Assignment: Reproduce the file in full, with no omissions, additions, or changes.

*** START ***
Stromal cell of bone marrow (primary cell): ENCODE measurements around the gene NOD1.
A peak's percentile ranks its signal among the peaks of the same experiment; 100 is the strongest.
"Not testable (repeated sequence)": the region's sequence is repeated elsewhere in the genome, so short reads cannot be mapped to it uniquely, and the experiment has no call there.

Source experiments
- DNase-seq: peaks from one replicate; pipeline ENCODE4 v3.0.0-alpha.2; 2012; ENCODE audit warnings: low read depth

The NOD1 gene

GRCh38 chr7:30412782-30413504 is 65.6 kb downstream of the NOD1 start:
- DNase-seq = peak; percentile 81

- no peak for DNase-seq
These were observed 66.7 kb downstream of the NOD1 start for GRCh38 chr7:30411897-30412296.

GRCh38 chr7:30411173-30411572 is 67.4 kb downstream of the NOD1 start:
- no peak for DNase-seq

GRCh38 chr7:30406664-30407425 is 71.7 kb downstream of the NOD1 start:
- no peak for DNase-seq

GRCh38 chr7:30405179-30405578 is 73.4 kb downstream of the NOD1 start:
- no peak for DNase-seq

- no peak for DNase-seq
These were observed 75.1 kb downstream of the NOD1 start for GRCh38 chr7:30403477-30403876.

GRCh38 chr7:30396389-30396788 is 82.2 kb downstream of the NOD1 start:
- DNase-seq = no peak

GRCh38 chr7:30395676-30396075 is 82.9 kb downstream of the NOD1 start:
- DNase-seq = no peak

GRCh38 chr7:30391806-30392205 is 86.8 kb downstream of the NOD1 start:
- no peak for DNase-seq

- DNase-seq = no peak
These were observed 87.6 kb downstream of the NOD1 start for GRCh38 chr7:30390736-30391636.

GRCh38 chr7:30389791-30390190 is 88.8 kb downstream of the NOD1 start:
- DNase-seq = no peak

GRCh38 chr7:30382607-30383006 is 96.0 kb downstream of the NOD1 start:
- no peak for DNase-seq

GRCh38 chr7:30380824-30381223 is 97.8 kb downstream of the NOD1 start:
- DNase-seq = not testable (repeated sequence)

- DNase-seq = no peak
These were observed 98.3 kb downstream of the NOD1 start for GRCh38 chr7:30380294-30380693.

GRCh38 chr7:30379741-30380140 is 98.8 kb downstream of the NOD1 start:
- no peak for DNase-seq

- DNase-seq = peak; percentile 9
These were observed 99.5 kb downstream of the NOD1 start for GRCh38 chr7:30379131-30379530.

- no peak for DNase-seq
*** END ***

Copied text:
Stromal cell of bone marrow (primary cell): ENCODE measurements around the gene NOD1.
A peak's percentile ranks its signal among the peaks of the same experiment; 100 is the strongest.
"Not testable (repeated sequence)": the region's sequence is repeated elsewhere in the genome, so short reads cannot be mapped to it uniquely, and the experiment has no call there.

Source experiments
- DNase-seq: peaks from one replicate; pipeline ENCODE4 v3.0.0-alpha.2; 2012; ENCODE audit warnings: low read depth

The NOD1 gene

GRCh38 chr7:30412782-30413504 is 65.6 kb downstream of the NOD1 start:
- DNase-seq = peak; percentile 81

- no peak for DNase-seq
These were observed 66.7 kb downstream of the NOD1 start for GRCh38 chr7:30411897-30412296.

GRCh38 chr7:30411173-30411572 is 67.4 kb downstream of the NOD1 start:
- no peak for DNase-seq

GRCh38 chr7:30406664-30407425 is 71.7 kb downstream of the NOD1 start:
- no peak for DNase-seq

GRCh38 chr7:30405179-30405578 is 73.4 kb downstream of the NOD1 start:
- no peak for DNase-seq

- no peak for DNase-seq
These were observed 75.1 kb downstream of the NOD1 start for GRCh38 chr7:30403477-30403876.

GRCh38 chr7:30396389-30396788 is 82.2 kb downstream of the NOD1 start:
- DNase-seq = no peak

GRCh38 chr7:30395676-30396075 is 82.9 kb downstream of the NOD1 start:
- DNase-seq = no peak

GRCh38 chr7:30391806-30392205 is 86.8 kb downstream of the NOD1 start:
- no peak for DNase-seq

- DNase-seq = no peak
These were observed 87.6 kb downstream of the NOD1 start for GRCh38 chr7:30390736-30391636.

GRCh38 chr7:30389791-30390190 is 88.8 kb downstream of the NOD1 start:
- DNase-seq = no peak

GRCh38 chr7:30382607-30383006 is 96.0 kb downstream of the NOD1 start:
- no peak for DNase-seq

GRCh38 chr7:30380824-30381223 is 97.8 kb downstream of the NOD1 start:
- DNase-seq = not testable (repeated sequence)

- DNase-seq = no peak
These were observed 98.3 kb downstream of the NOD1 start for GRCh38 chr7:30380294-30380693.

GRCh38 chr7:30379741-30380140 is 98.8 kb downstream of the NOD1 start:
- no peak for DNase-seq

- DNase-seq = peak; percentile 9
These were observed 99.5 kb downstream of the NOD1 start for GRCh38 chr7:30379131-30379530.

- no peak for DNase-seq